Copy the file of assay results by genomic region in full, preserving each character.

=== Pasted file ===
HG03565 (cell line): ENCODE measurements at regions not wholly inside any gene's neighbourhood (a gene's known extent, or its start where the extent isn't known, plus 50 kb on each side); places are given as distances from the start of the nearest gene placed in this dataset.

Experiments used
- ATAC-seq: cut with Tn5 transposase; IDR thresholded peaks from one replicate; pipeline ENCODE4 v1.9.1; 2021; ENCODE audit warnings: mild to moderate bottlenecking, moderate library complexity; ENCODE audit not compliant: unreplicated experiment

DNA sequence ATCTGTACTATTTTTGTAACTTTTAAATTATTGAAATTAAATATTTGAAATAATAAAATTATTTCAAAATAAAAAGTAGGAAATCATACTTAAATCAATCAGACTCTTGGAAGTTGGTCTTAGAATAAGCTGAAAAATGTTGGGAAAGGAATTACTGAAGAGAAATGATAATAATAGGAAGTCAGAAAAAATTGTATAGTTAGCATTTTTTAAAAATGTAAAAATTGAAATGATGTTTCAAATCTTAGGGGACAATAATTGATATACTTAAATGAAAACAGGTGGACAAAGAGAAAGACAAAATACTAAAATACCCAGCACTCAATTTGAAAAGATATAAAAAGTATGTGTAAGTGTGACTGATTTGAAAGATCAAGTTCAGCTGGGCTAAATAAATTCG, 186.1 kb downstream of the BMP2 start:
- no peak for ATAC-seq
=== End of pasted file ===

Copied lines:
HG03565 (cell line): ENCODE measurements at regions not wholly inside any gene's neighbourhood (a gene's known extent, or its start where the extent isn't known, plus 50 kb on each side); places are given as distances from the start of the nearest gene placed in this dataset.

Experiments used
- ATAC-seq: cut with Tn5 transposase; IDR thresholded peaks from one replicate; pipeline ENCODE4 v1.9.1; 2021; ENCODE audit warnings: mild to moderate bottlenecking, moderate library complexity; ENCODE audit not compliant: unreplicated experiment

DNA sequence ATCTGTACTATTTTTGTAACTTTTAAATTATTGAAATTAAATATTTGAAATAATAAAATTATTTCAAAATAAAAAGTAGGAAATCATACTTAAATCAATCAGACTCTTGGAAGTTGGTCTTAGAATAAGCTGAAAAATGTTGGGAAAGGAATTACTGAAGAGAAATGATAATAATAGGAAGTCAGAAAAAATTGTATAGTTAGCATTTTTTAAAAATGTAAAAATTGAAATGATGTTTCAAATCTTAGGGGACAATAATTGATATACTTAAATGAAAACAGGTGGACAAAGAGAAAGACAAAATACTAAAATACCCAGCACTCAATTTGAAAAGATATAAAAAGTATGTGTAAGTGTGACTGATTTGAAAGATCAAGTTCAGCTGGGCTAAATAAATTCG, 186.1 kb downstream of the BMP2 start:
- no peak for ATAC-seq